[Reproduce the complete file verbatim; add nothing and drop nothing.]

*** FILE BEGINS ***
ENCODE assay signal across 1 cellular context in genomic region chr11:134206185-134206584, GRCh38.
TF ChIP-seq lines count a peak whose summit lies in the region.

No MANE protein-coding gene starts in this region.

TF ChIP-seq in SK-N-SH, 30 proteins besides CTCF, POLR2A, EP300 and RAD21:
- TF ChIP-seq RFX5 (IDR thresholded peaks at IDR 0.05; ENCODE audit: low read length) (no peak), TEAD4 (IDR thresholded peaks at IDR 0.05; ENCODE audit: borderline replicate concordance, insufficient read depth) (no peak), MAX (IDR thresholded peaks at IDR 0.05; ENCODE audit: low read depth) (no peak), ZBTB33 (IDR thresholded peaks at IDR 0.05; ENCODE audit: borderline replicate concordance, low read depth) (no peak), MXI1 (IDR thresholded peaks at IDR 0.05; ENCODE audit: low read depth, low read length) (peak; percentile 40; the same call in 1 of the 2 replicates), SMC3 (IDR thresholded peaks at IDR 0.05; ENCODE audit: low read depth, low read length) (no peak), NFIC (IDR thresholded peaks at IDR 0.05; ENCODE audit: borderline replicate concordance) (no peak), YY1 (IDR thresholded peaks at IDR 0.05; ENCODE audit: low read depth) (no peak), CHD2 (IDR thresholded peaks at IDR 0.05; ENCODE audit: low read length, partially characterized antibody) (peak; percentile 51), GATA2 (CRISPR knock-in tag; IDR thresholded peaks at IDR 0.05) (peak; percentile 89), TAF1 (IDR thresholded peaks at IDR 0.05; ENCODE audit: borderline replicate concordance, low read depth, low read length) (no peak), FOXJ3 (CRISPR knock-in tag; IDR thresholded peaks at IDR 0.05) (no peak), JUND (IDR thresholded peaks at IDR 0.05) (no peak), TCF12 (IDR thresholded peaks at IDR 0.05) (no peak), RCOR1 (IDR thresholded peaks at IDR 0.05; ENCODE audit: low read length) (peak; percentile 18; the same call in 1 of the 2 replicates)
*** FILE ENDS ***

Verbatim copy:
ENCODE assay signal across 1 cellular context in genomic region chr11:134206185-134206584, GRCh38.
TF ChIP-seq lines count a peak whose summit lies in the region.

No MANE protein-coding gene starts in this region.

TF ChIP-seq in SK-N-SH, 30 proteins besides CTCF, POLR2A, EP300 and RAD21:
- TF ChIP-seq RFX5 (IDR thresholded peaks at IDR 0.05; ENCODE audit: low read length) (no peak), TEAD4 (IDR thresholded peaks at IDR 0.05; ENCODE audit: borderline replicate concordance, insufficient read depth) (no peak), MAX (IDR thresholded peaks at IDR 0.05; ENCODE audit: low read depth) (no peak), ZBTB33 (IDR thresholded peaks at IDR 0.05; ENCODE audit: borderline replicate concordance, low read depth) (no peak), MXI1 (IDR thresholded peaks at IDR 0.05; ENCODE audit: low read depth, low read length) (peak; percentile 40; the same call in 1 of the 2 replicates), SMC3 (IDR thresholded peaks at IDR 0.05; ENCODE audit: low read depth, low read length) (no peak), NFIC (IDR thresholded peaks at IDR 0.05; ENCODE audit: borderline replicate concordance) (no peak), YY1 (IDR thresholded peaks at IDR 0.05; ENCODE audit: low read depth) (no peak), CHD2 (IDR thresholded peaks at IDR 0.05; ENCODE audit: low read length, partially characterized antibody) (peak; percentile 51), GATA2 (CRISPR knock-in tag; IDR thresholded peaks at IDR 0.05) (peak; percentile 89), TAF1 (IDR thresholded peaks at IDR 0.05; ENCODE audit: borderline replicate concordance, low read depth, low read length) (no peak), FOXJ3 (CRISPR knock-in tag; IDR thresholded peaks at IDR 0.05) (no peak), JUND (IDR thresholded peaks at IDR 0.05) (no peak), TCF12 (IDR thresholded peaks at IDR 0.05) (no peak), RCOR1 (IDR thresholded peaks at IDR 0.05; ENCODE audit: low read length) (peak; percentile 18; the same call in 1 of the 2 replicates)